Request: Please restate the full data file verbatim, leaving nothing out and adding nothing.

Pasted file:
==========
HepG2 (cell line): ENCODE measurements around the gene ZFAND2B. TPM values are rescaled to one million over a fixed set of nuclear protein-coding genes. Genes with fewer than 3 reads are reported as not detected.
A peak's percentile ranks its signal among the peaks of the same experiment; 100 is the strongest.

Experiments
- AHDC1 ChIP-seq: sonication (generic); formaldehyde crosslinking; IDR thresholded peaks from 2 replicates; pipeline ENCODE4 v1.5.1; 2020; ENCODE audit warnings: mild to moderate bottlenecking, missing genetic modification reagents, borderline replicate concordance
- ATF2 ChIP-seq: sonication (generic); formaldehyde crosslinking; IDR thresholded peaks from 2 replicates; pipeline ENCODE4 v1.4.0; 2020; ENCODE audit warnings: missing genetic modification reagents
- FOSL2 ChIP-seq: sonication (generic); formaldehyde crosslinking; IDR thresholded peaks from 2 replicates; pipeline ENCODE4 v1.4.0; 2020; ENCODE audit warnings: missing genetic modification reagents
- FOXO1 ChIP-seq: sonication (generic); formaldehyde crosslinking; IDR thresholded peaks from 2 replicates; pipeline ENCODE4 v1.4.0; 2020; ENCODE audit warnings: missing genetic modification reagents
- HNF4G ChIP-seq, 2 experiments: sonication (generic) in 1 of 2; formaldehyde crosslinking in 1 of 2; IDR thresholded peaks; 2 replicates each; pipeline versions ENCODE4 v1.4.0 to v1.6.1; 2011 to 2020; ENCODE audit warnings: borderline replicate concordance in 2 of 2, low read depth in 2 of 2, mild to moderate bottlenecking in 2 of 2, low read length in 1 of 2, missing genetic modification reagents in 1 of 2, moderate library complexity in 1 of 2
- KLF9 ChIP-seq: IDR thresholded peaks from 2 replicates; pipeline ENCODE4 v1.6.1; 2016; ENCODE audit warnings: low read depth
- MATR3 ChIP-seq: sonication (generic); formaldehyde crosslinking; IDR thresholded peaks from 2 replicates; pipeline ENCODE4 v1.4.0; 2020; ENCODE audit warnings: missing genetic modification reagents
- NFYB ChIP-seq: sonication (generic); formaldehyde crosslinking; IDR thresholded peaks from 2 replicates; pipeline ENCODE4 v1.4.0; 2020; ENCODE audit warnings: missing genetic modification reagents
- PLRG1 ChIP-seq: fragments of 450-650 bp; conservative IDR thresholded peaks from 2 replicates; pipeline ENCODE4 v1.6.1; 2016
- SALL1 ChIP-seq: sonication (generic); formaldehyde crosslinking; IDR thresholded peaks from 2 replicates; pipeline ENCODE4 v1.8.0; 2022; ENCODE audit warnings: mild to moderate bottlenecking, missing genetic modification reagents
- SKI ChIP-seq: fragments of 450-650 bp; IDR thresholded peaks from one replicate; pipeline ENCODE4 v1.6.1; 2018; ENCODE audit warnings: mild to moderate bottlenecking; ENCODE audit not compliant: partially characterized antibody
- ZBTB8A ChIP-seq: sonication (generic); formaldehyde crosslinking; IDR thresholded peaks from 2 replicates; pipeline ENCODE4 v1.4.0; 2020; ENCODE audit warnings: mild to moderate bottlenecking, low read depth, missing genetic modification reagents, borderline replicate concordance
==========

HepG2 (cell line): ENCODE measurements around the gene ZFAND2B. TPM values are rescaled to one million over a fixed set of nuclear protein-coding genes. Genes with fewer than 3 reads are reported as not detected.
A peak's percentile ranks its signal among the peaks of the same experiment; 100 is the strongest.

Experiments
- AHDC1 ChIP-seq: sonication (generic); formaldehyde crosslinking; IDR thresholded peaks from 2 replicates; pipeline ENCODE4 v1.5.1; 2020; ENCODE audit warnings: mild to moderate bottlenecking, missing genetic modification reagents, borderline replicate concordance
- ATF2 ChIP-seq: sonication (generic); formaldehyde crosslinking; IDR thresholded peaks from 2 replicates; pipeline ENCODE4 v1.4.0; 2020; ENCODE audit warnings: missing genetic modification reagents
- FOSL2 ChIP-seq: sonication (generic); formaldehyde crosslinking; IDR thresholded peaks from 2 replicates; pipeline ENCODE4 v1.4.0; 2020; ENCODE audit warnings: missing genetic modification reagents
- FOXO1 ChIP-seq: sonication (generic); formaldehyde crosslinking; IDR thresholded peaks from 2 replicates; pipeline ENCODE4 v1.4.0; 2020; ENCODE audit warnings: missing genetic modification reagents
- HNF4G ChIP-seq, 2 experiments: sonication (generic) in 1 of 2; formaldehyde crosslinking in 1 of 2; IDR thresholded peaks; 2 replicates each; pipeline versions ENCODE4 v1.4.0 to v1.6.1; 2011 to 2020; ENCODE audit warnings: borderline replicate concordance in 2 of 2, low read depth in 2 of 2, mild to moderate bottlenecking in 2 of 2, low read length in 1 of 2, missing genetic modification reagents in 1 of 2, moderate library complexity in 1 of 2
- KLF9 ChIP-seq: IDR thresholded peaks from 2 replicates; pipeline ENCODE4 v1.6.1; 2016; ENCODE audit warnings: low read depth
- MATR3 ChIP-seq: sonication (generic); formaldehyde crosslinking; IDR thresholded peaks from 2 replicates; pipeline ENCODE4 v1.4.0; 2020; ENCODE audit warnings: missing genetic modification reagents
- NFYB ChIP-seq: sonication (generic); formaldehyde crosslinking; IDR thresholded peaks from 2 replicates; pipeline ENCODE4 v1.4.0; 2020; ENCODE audit warnings: missing genetic modification reagents
- PLRG1 ChIP-seq: fragments of 450-650 bp; conservative IDR thresholded peaks from 2 replicates; pipeline ENCODE4 v1.6.1; 2016
- SALL1 ChIP-seq: sonication (generic); formaldehyde crosslinking; IDR thresholded peaks from 2 replicates; pipeline ENCODE4 v1.8.0; 2022; ENCODE audit warnings: mild to moderate bottlenecking, missing genetic modification reagents
- SKI ChIP-seq: fragments of 450-650 bp; IDR thresholded peaks from one replicate; pipeline ENCODE4 v1.6.1; 2018; ENCODE audit warnings: mild to moderate bottlenecking; ENCODE audit not compliant: partially characterized antibody
- ZBTB8A ChIP-seq: sonication (generic); formaldehyde crosslinking; IDR thresholded peaks from 2 replicates; pipeline ENCODE4 v1.4.0; 2020; ENCODE audit warnings: mild to moderate bottlenecking, low read depth, missing genetic modification reagents, borderline replicate concordance